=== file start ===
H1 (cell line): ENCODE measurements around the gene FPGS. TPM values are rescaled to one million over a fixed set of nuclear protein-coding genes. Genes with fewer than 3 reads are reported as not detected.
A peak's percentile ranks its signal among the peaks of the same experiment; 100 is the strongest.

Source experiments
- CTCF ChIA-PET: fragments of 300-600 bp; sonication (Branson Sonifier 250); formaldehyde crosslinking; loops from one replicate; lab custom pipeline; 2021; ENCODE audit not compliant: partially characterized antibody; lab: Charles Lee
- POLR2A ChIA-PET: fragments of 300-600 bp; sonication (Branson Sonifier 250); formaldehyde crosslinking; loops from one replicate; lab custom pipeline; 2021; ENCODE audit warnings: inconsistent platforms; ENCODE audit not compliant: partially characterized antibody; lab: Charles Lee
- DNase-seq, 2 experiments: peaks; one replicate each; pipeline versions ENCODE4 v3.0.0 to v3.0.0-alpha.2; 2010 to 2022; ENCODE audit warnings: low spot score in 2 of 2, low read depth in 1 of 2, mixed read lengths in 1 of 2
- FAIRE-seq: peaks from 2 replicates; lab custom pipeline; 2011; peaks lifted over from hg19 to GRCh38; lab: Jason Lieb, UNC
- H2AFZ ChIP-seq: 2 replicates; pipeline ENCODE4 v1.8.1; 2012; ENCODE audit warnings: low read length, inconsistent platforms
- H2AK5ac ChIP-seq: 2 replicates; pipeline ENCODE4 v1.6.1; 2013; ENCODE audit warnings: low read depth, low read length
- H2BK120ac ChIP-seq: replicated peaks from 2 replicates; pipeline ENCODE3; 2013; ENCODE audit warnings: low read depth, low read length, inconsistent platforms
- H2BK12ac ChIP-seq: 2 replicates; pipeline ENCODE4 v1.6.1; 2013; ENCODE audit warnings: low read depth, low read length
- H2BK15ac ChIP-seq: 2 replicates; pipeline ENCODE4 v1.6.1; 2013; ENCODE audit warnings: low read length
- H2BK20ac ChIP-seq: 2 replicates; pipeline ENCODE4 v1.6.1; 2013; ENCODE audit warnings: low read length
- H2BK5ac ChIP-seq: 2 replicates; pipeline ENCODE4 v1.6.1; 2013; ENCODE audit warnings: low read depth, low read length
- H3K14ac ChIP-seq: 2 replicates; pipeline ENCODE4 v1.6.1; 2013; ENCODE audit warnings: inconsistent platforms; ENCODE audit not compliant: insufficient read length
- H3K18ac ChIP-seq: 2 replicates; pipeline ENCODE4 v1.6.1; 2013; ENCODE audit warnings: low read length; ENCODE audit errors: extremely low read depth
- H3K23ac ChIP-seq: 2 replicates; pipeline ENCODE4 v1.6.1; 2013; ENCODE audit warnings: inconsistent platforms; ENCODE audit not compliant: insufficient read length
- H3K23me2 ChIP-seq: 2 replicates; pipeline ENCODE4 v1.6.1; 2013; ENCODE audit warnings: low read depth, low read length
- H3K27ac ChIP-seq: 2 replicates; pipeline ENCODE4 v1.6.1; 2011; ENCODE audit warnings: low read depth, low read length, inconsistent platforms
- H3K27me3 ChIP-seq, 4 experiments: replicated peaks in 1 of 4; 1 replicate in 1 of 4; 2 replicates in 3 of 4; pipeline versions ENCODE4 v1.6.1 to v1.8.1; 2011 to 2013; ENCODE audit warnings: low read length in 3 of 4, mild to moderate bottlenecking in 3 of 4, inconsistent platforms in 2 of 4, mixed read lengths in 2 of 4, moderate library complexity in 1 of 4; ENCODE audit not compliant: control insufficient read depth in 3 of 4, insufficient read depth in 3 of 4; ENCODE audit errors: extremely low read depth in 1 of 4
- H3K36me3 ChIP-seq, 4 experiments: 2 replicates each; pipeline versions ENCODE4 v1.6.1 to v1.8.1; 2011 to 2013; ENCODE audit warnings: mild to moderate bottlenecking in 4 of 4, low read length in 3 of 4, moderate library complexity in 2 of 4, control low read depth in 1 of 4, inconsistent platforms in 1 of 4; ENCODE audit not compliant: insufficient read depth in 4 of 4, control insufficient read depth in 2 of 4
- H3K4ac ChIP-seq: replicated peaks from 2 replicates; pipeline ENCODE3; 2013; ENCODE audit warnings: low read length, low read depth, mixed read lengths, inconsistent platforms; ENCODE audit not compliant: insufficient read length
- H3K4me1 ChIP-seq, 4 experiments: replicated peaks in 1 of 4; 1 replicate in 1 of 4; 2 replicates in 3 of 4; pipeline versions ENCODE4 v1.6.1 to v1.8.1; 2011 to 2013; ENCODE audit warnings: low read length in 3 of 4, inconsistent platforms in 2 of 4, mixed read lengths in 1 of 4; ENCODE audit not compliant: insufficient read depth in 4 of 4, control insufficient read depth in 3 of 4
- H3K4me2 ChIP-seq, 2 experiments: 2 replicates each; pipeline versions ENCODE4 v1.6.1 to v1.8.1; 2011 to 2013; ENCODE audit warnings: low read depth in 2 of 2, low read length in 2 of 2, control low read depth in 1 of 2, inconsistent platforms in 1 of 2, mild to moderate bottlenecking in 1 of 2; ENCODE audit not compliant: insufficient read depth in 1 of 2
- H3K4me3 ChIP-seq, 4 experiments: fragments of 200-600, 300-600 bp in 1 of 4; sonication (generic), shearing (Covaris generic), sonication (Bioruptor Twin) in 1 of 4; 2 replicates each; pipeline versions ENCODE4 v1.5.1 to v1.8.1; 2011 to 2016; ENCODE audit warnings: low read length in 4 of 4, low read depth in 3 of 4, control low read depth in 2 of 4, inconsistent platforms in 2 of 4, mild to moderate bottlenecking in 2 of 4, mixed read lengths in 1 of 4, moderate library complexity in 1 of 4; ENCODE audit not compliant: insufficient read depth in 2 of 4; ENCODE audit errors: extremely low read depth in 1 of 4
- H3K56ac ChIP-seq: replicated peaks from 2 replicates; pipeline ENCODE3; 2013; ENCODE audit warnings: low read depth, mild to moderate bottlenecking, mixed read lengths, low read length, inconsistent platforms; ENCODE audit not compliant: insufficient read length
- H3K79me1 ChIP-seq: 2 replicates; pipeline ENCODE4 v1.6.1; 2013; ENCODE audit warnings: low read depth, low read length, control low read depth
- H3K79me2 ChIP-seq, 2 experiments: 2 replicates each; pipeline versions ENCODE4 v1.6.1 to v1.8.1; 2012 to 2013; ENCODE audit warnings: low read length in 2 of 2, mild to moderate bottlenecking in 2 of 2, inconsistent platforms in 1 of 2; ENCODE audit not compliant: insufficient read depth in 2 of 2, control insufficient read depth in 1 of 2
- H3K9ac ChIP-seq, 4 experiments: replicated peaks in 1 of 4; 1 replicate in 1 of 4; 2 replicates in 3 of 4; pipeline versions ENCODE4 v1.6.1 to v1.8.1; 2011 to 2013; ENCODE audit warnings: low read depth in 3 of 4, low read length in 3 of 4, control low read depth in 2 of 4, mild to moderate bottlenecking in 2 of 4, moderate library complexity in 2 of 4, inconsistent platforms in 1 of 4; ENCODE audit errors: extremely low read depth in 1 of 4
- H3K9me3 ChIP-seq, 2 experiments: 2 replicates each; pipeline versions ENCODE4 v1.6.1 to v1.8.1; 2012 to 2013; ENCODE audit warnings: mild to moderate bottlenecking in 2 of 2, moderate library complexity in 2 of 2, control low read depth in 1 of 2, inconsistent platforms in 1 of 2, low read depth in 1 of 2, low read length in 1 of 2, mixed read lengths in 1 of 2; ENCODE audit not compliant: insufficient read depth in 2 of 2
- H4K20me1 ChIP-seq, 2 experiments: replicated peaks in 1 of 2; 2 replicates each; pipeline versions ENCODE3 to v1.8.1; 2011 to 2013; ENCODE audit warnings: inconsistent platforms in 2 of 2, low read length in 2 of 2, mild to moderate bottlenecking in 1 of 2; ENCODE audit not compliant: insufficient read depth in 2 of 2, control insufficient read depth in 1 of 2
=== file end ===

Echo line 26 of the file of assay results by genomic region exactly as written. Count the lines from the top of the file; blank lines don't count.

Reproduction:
- H3K56ac ChIP-seq: replicated peaks from 2 replicates; pipeline ENCODE3; 2013; ENCODE audit warnings: low read depth, mild to moderate bottlenecking, mixed read lengths, low read length, inconsistent platforms; ENCODE audit not compliant: insufficient read length